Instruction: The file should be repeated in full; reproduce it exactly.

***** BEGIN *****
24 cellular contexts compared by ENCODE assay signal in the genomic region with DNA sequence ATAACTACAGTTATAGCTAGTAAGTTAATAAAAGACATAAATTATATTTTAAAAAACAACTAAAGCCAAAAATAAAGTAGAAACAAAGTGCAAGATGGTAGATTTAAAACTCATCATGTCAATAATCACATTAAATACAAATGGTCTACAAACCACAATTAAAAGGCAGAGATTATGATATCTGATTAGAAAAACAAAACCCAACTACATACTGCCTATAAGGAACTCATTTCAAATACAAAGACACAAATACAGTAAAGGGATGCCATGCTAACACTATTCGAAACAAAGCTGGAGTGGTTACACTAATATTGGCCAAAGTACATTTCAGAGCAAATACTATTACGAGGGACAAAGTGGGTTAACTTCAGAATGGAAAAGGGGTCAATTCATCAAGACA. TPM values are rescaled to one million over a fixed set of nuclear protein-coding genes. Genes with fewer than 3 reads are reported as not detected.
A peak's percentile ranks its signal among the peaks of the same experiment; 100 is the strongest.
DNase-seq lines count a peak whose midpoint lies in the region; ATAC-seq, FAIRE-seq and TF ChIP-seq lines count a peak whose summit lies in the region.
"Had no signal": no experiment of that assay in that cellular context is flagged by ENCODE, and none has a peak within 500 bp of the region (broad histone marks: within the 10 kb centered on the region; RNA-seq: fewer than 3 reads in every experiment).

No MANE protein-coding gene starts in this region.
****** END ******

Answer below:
24 cellular contexts compared by ENCODE assay signal in the genomic region with DNA sequence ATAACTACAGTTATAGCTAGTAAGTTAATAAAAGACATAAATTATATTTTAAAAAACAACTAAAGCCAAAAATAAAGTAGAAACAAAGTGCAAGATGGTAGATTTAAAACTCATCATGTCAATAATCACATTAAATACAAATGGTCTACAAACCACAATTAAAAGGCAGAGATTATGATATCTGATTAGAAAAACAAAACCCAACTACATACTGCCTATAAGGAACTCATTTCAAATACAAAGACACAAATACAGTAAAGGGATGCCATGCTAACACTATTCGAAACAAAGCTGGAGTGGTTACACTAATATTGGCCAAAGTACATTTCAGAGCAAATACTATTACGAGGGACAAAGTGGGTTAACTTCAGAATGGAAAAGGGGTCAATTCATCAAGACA. TPM values are rescaled to one million over a fixed set of nuclear protein-coding genes. Genes with fewer than 3 reads are reported as not detected.
A peak's percentile ranks its signal among the peaks of the same experiment; 100 is the strongest.
DNase-seq lines count a peak whose midpoint lies in the region; ATAC-seq, FAIRE-seq and TF ChIP-seq lines count a peak whose summit lies in the region.
"Had no signal": no experiment of that assay in that cellular context is flagged by ENCODE, and none has a peak within 500 bp of the region (broad histone marks: within the 10 kb centered on the region; RNA-seq: fewer than 3 reads in every experiment).

No MANE protein-coding gene starts in this region.